An interview with Cornelia Kaminski, German pro-life leader
A couple of months ago, the German Federal Joint Committee approved the financing of prenatal blood tests for detecting trisomies, meaning that as of 2022 the test is going to be fully covered by health insurance for every pregnancy. The German Down syndrome community, bioethicists, pro-lifers, and church leaders fear that it will lead to an increase in abortion, with Down Syndrome babies being the primary target. We talked to Cornelia Kaminski about this, and other issues concerning the anti-eugenic and pro-life movement in Germany. Kaminski is the federal chairwoman of the organization Aktion Lebensrecht für Alle (ALfA), the oldest and one of the most prominent of German pro-life organizations.
What is the legal frame for eugenic abortion in Germany, and what is the usual prenatal “screening pathway”?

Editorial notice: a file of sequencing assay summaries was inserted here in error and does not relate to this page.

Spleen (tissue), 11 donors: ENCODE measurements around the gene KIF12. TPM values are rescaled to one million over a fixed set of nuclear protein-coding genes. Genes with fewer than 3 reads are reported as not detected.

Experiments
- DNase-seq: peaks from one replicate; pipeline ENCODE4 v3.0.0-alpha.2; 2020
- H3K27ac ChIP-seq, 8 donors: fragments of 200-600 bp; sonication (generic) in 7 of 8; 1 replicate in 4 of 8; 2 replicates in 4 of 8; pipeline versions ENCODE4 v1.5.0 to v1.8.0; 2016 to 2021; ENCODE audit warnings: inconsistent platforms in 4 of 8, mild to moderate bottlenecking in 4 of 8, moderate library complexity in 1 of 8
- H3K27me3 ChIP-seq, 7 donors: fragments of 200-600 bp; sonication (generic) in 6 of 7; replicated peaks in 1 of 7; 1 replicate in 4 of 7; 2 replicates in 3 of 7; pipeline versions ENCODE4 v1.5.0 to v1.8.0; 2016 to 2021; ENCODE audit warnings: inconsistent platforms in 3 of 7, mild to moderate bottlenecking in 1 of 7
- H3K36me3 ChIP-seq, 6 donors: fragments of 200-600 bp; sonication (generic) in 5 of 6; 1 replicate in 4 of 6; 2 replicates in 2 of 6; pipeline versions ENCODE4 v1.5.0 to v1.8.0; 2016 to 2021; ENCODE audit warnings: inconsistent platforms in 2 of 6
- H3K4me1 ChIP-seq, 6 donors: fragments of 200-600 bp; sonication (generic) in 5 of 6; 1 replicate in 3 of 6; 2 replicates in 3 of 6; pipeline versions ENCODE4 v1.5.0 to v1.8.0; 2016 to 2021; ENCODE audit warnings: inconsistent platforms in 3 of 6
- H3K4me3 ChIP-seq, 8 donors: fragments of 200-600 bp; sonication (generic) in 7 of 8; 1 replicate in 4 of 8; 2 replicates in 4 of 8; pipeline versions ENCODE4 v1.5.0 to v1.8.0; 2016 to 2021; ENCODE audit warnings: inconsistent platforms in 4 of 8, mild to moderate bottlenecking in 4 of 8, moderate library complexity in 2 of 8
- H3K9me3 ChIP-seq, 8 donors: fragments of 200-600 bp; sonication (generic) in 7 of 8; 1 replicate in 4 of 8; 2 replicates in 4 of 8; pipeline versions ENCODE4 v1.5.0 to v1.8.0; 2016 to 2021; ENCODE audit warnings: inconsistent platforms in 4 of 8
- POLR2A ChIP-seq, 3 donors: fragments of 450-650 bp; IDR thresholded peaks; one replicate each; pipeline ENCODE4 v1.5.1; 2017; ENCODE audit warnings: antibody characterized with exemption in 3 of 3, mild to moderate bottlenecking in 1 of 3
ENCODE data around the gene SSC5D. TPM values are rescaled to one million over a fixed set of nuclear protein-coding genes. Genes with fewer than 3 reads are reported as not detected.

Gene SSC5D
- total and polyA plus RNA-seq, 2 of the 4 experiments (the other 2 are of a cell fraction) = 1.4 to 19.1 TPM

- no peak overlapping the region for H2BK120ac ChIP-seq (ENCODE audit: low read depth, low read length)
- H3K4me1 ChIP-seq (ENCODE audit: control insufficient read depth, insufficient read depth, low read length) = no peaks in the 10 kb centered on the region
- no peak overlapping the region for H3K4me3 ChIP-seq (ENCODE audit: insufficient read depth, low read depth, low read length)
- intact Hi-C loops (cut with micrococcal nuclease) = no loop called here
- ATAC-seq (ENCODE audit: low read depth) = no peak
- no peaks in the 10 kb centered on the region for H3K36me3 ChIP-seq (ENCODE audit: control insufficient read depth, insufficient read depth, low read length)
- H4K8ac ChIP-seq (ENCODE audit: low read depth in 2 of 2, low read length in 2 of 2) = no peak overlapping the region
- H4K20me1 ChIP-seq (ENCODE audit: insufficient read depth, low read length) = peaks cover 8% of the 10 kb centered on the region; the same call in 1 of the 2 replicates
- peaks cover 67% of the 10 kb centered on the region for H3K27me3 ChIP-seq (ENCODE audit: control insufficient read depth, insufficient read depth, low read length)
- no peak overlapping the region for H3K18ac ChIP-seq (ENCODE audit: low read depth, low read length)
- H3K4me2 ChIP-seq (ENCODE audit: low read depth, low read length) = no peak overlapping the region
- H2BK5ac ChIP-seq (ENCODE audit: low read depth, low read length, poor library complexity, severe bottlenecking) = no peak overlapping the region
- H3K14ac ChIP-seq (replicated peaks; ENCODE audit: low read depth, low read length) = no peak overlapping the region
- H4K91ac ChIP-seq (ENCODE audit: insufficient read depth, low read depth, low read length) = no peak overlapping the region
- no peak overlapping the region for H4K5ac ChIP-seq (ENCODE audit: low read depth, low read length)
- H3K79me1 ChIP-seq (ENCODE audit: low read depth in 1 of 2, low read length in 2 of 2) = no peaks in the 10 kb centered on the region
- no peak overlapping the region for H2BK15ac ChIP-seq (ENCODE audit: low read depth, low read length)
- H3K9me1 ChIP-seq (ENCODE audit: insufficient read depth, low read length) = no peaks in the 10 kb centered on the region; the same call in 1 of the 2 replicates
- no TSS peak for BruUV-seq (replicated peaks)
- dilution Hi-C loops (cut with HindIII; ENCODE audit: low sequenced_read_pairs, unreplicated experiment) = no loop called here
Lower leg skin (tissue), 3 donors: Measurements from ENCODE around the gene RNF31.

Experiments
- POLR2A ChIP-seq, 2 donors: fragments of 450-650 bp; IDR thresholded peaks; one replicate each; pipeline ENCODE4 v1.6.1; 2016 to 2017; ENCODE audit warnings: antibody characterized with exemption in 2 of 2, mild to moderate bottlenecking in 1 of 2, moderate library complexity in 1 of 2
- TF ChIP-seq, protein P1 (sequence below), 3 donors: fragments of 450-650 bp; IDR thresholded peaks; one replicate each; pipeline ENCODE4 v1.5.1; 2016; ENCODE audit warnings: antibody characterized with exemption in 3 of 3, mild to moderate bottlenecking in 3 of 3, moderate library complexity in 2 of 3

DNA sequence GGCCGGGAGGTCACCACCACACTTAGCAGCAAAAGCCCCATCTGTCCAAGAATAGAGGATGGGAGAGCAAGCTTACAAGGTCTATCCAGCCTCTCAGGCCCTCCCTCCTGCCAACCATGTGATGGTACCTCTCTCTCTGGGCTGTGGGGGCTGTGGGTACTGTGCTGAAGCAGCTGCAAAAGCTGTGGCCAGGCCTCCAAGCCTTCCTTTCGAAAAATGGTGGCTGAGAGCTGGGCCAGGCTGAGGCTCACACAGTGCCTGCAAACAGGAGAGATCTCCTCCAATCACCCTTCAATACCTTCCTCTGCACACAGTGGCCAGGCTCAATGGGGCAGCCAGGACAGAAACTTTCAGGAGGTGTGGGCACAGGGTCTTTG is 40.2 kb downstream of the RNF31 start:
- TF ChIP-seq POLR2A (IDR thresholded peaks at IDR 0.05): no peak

The abortion law says that, in case the mother is expected to suffer either physical or psychological grievances if she carries the pregnancy to term, she is legally allowed to end the pregnancy at any point up until term. Whereas in former times this indication focused on a handicap of the baby, it now looks at the physical and mental health of the woman. The previous wording was struck down from the law, since many organizations and NGOs fighting for the rights of the people with disabilities were against it, for understandable reasons. Basically, the same practice has simply been given a different name.